Netflix subscriber growth continues to slow. In its Q4 2021 earnings interview tonight, company executives said it’s tough to pinpoint why customer acquisition hasn’t recovered to pre-pandemic levels. But the reality is that the streaming market has become saturated. This translates to more choice for consumers, who are growing concerned with the aggregate costs of their streaming subscriptions. This is on the heels of Netflix’s price hike in North America last week. Fresh data from Forrester sheds some light on the competitive levers that Netflix has or can consider:
- Bulk season drops
- Original programming
- Ad-supported tier?
Consumers Prefer Bulk Season Drops Versus Episodic Releases
On February 1, 2013, Netflix did something that had never been done before. It released all episodes of a brand-new series entirely at once. “House of Cards” was delivered with the emerging binge-watching trend in mind. Nine years later, it’s still the de facto model for Netflix series releases — a model that’s still in vogue. According to the company’s Q4 2021 letter to shareholders, Netflix series accounted for six out of the 10 most searched TV shows (globally) on Google.
Data from Forrester’s December 2021 Consumer Energy Index And Retail Pulse Survey reinforces consumer preference for the binge-watch model: Fifty-five percent of US online adults who use a streaming service prefer it when an entire season of a TV show is released at once versus on a week-to-week basis. To get more context, we tapped Forrester’s ConsumerVoices Market Research Online Community (MROC) and asked about their streaming preferences. The most common factors that drive US adults to prefer bulk season drops are:
- Convenience. The majority of respondents want to watch on their own terms versus the streaming company’s schedule. Some use weekends for dedicated watch time, and others prefer to watch full seasons in one sitting.
- Commitment. It takes watching a couple of episodes to determine if one wants to commit to a given show. We heard that it’s easy to forget when a new episode is released, causing some respondents to not stick with the series.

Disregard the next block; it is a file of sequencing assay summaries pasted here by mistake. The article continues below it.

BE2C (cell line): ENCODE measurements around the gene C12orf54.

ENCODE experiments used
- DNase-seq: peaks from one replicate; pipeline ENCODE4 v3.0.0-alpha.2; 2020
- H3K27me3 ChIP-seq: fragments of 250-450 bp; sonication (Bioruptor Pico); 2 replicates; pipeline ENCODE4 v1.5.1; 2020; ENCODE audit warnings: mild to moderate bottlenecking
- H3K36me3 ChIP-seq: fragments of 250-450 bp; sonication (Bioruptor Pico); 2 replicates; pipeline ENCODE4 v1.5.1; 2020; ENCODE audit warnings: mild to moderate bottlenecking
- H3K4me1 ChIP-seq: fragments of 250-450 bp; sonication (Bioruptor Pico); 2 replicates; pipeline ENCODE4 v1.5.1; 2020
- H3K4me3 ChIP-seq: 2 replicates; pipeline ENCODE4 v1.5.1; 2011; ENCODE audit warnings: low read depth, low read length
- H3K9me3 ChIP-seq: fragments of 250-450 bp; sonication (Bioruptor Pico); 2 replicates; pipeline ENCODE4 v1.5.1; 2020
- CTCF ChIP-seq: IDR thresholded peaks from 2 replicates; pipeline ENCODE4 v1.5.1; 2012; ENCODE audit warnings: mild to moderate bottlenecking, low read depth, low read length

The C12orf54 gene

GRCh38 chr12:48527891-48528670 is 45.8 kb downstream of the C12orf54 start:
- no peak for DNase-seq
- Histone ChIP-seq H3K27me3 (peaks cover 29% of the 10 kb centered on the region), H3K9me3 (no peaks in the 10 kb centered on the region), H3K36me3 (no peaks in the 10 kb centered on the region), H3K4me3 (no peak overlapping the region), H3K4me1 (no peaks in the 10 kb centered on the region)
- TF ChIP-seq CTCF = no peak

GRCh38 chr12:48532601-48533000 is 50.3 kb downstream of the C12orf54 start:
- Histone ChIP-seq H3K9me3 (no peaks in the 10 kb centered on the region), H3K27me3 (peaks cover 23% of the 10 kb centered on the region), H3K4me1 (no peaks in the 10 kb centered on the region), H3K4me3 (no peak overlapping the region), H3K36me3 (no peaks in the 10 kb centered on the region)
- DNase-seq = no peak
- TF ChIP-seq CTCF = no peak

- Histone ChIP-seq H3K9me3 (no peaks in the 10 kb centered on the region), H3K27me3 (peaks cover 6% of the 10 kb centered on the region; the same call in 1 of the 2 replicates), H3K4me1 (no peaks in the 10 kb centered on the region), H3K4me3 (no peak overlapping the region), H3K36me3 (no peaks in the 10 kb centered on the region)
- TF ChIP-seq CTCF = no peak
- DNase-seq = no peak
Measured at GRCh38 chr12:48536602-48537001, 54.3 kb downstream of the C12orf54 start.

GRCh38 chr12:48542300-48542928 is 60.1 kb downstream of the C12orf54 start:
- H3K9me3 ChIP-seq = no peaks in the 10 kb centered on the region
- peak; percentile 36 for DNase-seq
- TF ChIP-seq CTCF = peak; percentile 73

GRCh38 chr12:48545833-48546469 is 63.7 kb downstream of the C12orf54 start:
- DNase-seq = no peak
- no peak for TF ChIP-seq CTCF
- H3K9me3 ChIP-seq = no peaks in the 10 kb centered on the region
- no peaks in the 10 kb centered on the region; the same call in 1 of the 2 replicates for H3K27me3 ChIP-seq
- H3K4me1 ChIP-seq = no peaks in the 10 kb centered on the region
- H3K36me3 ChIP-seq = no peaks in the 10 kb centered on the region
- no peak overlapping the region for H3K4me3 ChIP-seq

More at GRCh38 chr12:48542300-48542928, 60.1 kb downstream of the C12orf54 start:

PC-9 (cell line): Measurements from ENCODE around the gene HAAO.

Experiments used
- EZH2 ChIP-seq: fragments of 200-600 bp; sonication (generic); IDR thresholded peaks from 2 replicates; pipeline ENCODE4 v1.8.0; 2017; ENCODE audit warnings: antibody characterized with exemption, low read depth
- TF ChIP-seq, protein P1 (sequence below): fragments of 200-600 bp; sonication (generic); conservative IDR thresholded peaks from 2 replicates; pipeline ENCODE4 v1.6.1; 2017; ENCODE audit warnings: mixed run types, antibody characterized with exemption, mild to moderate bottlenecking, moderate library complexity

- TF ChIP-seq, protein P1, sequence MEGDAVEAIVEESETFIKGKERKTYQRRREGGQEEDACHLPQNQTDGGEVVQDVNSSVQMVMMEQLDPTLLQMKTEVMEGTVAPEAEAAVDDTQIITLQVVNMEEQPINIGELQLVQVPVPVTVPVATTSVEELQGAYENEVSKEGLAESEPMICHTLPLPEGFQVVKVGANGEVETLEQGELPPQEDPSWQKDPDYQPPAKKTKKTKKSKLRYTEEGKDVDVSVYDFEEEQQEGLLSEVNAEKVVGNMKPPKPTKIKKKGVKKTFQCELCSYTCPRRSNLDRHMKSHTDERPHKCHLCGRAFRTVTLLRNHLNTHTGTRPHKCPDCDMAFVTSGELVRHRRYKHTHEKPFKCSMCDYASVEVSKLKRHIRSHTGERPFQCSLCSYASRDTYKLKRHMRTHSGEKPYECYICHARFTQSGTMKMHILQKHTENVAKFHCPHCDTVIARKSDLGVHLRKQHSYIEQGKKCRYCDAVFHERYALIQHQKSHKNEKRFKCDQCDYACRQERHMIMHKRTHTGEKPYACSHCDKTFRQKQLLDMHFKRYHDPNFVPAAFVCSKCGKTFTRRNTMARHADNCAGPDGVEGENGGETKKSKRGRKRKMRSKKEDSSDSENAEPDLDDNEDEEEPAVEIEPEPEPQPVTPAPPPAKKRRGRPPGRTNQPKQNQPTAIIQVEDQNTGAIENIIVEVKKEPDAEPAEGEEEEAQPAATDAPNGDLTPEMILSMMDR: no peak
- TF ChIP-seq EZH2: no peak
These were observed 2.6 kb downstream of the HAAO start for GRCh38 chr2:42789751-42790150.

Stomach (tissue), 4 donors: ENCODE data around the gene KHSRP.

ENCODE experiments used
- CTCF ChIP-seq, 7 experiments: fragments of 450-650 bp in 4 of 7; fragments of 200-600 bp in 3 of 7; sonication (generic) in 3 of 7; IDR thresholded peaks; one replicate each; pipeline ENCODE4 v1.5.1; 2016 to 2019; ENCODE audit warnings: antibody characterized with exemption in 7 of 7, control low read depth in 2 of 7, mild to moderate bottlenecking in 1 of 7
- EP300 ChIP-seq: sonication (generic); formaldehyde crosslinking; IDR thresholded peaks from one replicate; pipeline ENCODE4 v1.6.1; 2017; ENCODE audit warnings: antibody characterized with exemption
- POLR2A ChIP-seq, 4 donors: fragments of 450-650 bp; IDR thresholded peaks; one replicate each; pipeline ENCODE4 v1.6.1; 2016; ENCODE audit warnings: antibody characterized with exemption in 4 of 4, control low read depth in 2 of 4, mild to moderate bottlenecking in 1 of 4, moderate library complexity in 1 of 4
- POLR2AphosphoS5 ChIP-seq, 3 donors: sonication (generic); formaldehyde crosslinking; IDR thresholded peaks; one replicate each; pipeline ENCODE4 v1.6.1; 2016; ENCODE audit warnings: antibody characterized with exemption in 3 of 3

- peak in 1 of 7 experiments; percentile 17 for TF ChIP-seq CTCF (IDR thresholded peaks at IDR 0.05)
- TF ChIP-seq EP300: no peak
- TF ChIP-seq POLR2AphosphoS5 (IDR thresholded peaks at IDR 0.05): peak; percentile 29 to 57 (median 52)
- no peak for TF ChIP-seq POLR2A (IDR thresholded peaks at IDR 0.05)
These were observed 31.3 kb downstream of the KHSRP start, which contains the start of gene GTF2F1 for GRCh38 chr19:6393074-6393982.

- Impatience. Some streamers admitted that they simply don’t want to wait a week to see what happens in the show they’re watching. Others are concerned about having to refresh their memories from the previous week.
On the other hand, those who prefer weekly episodic releases mentioned they like having something to look forward to week to week, and it allows them time to process and discuss a given episode.
Original Programming Mitigates Subscription Cancellation
While Amazon Prime Video follows a similar “all at once” model, other Netflix competitors including Disney+, Hulu, HBO Max, Apple TV+, and Paramount+ have adopted a more traditional weekly episodic release schedule — a model that can stretch public interest and anticipation for a series while also blunting against cancellation churn. Fifty-one percent (46% male versus 54% female) of US online adults who use a streaming service cited that the top reason they haven’t canceled a streaming service is because they don’t want to miss out on its original content. One of the reasons why Netflix lowered its Q1 2022 acquisition outlook is because its original content slate is back-end weighted in the quarter, which means there’s less value to attract new subscribers in Q1.
Every new show I’m recommended is on a different streaming platform 😒😒😒
— Moliere (@FM_Sisca) January 16, 2022
Ads Are Tolerated — If Not Preferred — To Drive Costs Down
A week before today’s Q4 earnings call, Netflix raised its prices. The accumulating cost of streaming subscriptions is on the minds of consumers: Forty-three percent of US online adults who use a streaming service are concerned with how much they’re paying for all of the streaming services they subscribe to. And while consumers are quick to say they hate advertising, they are apt to tolerate it for lower subscription fees: Forty-four percent (39% male versus 48% female) of US online adults who use a streaming service would rather their favorite streaming service have ads/commercial breaks so they can pay less for it.
Members of Forrester’s MROC told us that during commercial breaks, they’ll often mute the sound and do things (i.e., email, text, check social media, play games) on their mobile devices. As one person put it, “I hate ads, but I’d rather have two services with ads than one without them. So if I have a choice, I choose having ads.” That said, Netflix maintained in tonight’s earnings interview that it has no plans to offer ads.
Cost, COVID, And Convenience Drive Movie Theater Aversion
Forrester’s December 2021 Consumer Energy Index And Retail Pulse Survey also revealed a majority (54%) of US online adults who use a streaming service would prefer to watch movie premieres on a streaming service versus in a movie theater. Forrester’s MROC told us that going to the movies has become too expensive, especially for families; COVID is still a factor; they like being able to pause the movie for a bathroom break; and home theaters have come a long way — although several respondents said that if it’s an action movie, they’d rather see it at a movie theater. Netflix noted in its earnings report that “Red Notice” and “Don’t Look Up” were the company’s biggest film releases.